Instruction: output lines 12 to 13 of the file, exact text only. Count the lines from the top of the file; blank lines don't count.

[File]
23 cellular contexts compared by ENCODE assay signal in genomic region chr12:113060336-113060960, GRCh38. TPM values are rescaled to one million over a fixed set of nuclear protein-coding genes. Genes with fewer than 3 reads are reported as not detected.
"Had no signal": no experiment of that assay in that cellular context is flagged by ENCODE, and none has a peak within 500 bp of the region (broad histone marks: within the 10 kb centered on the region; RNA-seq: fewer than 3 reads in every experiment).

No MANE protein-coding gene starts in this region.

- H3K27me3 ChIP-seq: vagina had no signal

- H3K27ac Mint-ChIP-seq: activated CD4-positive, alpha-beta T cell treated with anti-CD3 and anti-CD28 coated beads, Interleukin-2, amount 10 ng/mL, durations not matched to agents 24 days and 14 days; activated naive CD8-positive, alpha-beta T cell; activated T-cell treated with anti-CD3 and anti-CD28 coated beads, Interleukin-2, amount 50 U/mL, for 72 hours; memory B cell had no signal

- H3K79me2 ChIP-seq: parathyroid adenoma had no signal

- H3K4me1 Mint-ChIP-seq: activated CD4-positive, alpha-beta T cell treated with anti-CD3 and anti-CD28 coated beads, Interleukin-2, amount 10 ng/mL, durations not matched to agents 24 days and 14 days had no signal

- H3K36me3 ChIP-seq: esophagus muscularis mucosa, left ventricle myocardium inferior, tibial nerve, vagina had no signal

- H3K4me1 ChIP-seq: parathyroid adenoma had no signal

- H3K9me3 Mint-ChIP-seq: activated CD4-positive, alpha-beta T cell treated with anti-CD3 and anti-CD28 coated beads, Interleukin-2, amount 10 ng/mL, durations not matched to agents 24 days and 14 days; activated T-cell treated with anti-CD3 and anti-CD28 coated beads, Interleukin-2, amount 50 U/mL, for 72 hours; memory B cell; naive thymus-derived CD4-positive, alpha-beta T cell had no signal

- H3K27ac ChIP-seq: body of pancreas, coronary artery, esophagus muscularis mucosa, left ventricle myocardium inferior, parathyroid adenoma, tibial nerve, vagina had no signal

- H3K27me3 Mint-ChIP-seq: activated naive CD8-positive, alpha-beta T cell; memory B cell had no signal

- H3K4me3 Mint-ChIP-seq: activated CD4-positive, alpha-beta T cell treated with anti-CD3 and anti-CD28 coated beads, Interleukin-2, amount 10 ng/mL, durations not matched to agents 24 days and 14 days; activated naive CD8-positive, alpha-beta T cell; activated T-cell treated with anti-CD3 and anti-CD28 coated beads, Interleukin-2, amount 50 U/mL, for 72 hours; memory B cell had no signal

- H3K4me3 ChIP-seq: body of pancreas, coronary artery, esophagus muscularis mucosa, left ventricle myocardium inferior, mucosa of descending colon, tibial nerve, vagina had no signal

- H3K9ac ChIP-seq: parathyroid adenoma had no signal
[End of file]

- H3K27me3 Mint-ChIP-seq: activated naive CD8-positive, alpha-beta T cell; memory B cell had no signal

- H3K4me3 Mint-ChIP-seq: activated CD4-positive, alpha-beta T cell treated with anti-CD3 and anti-CD28 coated beads, Interleukin-2, amount 10 ng/mL, durations not matched to agents 24 days and 14 days; activated naive CD8-positive, alpha-beta T cell; activated T-cell treated with anti-CD3 and anti-CD28 coated beads, Interleukin-2, amount 50 U/mL, for 72 hours; memory B cell had no signal